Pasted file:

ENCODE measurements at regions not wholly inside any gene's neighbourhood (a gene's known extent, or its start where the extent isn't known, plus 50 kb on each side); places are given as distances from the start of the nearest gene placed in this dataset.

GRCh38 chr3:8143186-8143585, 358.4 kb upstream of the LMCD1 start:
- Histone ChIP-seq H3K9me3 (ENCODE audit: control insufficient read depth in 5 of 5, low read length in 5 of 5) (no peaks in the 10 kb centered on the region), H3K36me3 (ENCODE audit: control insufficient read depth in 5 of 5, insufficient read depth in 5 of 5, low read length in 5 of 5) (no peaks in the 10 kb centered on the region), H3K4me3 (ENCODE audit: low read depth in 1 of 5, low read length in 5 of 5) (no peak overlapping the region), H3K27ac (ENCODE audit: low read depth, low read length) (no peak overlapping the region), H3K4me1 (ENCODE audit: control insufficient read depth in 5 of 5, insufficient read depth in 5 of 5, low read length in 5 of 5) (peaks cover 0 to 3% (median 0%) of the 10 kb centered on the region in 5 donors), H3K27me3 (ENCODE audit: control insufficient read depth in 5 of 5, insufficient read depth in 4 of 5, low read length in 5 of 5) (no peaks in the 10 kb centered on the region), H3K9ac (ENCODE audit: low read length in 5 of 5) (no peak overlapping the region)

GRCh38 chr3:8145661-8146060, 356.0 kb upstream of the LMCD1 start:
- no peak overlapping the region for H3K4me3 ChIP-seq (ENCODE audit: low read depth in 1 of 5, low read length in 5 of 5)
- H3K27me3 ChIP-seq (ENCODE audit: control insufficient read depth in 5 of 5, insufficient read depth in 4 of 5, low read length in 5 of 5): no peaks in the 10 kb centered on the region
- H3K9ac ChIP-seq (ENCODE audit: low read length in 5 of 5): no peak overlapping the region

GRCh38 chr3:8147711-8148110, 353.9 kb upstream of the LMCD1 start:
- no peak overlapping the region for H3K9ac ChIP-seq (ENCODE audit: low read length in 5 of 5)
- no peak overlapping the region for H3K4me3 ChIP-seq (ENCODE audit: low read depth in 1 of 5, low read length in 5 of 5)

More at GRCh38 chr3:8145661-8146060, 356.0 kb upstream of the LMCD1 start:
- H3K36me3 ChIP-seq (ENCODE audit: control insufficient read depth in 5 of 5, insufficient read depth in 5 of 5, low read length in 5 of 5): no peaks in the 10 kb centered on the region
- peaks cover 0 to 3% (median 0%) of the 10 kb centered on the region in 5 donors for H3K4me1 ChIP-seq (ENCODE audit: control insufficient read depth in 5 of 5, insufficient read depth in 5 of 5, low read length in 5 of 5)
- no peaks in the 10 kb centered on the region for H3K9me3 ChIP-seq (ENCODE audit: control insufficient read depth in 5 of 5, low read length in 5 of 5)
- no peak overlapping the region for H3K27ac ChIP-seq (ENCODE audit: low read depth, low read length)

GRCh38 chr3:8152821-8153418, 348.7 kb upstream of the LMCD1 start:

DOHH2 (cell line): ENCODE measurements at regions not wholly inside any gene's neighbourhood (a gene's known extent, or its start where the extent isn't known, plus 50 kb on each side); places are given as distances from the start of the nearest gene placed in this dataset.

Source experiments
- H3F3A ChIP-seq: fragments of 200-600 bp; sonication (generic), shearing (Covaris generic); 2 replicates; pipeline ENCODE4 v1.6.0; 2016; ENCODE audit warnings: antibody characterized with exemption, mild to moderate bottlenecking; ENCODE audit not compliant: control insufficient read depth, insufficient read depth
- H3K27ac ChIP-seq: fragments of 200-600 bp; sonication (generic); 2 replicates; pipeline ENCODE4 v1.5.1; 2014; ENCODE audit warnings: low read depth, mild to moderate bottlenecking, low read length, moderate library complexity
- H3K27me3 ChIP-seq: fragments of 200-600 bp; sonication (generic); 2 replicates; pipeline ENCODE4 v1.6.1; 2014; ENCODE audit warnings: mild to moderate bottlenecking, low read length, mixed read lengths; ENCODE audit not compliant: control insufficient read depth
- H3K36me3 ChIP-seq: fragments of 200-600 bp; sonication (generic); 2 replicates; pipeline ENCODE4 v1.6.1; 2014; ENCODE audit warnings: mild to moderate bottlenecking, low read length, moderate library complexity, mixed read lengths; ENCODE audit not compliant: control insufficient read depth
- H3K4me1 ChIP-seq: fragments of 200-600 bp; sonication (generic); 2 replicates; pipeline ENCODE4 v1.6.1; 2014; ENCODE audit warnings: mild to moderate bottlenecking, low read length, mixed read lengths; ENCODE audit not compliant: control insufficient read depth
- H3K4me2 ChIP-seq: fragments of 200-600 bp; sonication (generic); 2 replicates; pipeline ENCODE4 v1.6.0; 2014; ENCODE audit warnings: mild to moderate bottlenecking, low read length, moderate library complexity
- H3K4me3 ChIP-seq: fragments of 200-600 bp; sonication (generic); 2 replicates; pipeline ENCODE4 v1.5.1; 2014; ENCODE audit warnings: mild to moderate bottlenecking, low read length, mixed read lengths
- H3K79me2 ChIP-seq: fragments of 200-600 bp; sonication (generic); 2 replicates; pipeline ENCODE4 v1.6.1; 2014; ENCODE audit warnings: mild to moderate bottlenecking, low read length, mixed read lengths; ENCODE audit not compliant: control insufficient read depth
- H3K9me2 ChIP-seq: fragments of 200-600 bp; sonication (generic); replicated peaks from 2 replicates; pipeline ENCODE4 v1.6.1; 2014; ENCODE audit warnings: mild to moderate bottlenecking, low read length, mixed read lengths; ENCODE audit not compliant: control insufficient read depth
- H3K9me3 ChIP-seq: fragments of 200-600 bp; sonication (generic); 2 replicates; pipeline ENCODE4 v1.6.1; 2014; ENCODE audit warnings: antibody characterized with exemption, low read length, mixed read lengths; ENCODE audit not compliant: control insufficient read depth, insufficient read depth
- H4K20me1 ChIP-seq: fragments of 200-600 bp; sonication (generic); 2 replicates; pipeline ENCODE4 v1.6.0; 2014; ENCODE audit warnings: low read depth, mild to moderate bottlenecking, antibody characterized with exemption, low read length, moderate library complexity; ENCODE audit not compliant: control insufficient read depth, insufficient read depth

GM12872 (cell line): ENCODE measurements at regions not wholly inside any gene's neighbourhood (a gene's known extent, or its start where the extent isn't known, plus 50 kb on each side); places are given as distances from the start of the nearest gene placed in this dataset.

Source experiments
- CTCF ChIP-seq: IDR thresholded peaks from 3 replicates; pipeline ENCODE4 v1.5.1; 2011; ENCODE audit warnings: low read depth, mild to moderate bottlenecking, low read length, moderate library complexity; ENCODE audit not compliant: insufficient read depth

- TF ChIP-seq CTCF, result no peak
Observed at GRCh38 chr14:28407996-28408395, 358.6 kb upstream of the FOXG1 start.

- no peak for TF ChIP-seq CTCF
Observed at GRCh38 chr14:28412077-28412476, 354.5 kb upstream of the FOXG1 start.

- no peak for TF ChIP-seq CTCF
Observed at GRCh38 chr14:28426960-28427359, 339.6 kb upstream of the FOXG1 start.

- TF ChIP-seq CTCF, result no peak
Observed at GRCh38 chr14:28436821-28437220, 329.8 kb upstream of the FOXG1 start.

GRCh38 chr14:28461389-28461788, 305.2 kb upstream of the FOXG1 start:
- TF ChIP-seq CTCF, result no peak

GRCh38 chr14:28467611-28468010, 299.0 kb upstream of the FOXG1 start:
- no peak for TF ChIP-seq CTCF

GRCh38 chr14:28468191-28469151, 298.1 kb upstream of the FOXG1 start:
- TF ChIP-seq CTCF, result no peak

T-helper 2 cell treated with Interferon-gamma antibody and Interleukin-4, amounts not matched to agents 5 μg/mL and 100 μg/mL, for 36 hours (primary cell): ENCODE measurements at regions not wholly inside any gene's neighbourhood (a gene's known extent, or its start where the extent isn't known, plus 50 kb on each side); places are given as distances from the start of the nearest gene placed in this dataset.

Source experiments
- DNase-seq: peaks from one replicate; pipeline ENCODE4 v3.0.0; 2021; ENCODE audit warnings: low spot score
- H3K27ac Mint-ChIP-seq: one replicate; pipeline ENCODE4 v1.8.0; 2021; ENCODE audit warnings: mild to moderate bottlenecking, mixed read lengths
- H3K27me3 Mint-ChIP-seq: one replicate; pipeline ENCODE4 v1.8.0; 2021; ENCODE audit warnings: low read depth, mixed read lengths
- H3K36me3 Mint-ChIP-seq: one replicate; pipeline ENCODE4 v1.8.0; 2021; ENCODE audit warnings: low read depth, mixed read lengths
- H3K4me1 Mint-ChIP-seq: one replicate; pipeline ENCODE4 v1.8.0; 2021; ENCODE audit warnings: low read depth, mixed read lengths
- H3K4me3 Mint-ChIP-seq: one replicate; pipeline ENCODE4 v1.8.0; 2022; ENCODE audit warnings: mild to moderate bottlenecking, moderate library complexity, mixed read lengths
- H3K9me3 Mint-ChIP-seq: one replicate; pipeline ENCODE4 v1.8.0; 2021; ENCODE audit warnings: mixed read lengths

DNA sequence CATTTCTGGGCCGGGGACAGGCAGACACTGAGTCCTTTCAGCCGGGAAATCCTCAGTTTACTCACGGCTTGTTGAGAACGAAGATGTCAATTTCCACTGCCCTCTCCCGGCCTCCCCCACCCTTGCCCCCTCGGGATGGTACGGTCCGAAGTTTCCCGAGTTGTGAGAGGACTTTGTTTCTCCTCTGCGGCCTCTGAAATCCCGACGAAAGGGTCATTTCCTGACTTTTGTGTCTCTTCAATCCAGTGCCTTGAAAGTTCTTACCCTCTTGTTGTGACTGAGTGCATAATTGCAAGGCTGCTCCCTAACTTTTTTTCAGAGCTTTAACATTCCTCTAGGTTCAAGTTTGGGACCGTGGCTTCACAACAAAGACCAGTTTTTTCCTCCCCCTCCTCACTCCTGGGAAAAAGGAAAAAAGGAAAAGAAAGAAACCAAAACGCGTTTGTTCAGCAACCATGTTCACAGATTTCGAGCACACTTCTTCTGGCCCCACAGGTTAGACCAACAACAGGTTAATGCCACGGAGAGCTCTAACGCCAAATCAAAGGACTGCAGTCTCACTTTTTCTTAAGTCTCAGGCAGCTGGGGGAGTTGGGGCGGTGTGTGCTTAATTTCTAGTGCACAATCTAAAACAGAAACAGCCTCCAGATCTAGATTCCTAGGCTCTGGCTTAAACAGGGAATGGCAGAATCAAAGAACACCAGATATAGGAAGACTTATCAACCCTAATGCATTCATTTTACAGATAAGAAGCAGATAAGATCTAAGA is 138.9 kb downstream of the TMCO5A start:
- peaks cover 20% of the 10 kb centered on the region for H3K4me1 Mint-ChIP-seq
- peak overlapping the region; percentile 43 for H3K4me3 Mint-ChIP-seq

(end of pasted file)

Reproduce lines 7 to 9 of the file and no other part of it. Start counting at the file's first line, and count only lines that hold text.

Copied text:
- H3K9ac ChIP-seq (ENCODE audit: low read length in 5 of 5): no peak overlapping the region

GRCh38 chr3:8147711-8148110, 353.9 kb upstream of the LMCD1 start:
- no peak overlapping the region for H3K9ac ChIP-seq (ENCODE audit: low read length in 5 of 5)